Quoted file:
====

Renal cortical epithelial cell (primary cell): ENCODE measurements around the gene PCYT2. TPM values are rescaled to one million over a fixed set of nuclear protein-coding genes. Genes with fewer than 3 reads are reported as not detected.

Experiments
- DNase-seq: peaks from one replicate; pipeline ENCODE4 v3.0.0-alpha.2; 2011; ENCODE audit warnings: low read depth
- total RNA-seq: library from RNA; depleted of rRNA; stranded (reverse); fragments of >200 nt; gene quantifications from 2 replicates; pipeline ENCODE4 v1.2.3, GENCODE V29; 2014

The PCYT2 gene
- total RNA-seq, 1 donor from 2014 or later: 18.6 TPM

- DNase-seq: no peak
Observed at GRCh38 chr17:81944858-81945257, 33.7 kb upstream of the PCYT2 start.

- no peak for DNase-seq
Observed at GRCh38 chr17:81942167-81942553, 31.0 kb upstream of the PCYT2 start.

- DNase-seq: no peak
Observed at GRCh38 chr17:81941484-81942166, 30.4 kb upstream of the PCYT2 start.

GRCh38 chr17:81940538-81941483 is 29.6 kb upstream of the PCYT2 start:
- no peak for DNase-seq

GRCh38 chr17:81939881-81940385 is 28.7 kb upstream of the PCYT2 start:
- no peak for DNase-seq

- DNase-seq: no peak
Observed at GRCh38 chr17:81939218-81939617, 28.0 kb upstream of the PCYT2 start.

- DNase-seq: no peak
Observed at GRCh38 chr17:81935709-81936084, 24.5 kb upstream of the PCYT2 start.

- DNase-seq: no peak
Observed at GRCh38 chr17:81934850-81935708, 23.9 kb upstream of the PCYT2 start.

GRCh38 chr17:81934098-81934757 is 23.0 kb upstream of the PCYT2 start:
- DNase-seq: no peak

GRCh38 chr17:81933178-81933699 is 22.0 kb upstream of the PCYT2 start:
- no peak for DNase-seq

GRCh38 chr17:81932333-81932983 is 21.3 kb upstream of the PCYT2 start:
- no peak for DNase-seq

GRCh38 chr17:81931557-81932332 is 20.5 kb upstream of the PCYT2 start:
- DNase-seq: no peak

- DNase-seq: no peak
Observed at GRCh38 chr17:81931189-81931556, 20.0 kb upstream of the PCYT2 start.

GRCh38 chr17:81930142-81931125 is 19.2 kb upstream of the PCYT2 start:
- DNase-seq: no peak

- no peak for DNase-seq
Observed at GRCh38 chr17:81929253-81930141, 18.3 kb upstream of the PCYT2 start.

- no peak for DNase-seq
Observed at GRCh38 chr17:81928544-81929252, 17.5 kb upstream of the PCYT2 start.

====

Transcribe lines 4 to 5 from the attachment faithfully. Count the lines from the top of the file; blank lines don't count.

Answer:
- total RNA-seq: library from RNA; depleted of rRNA; stranded (reverse); fragments of >200 nt; gene quantifications from 2 replicates; pipeline ENCODE4 v1.2.3, GENCODE V29; 2014

The PCYT2 gene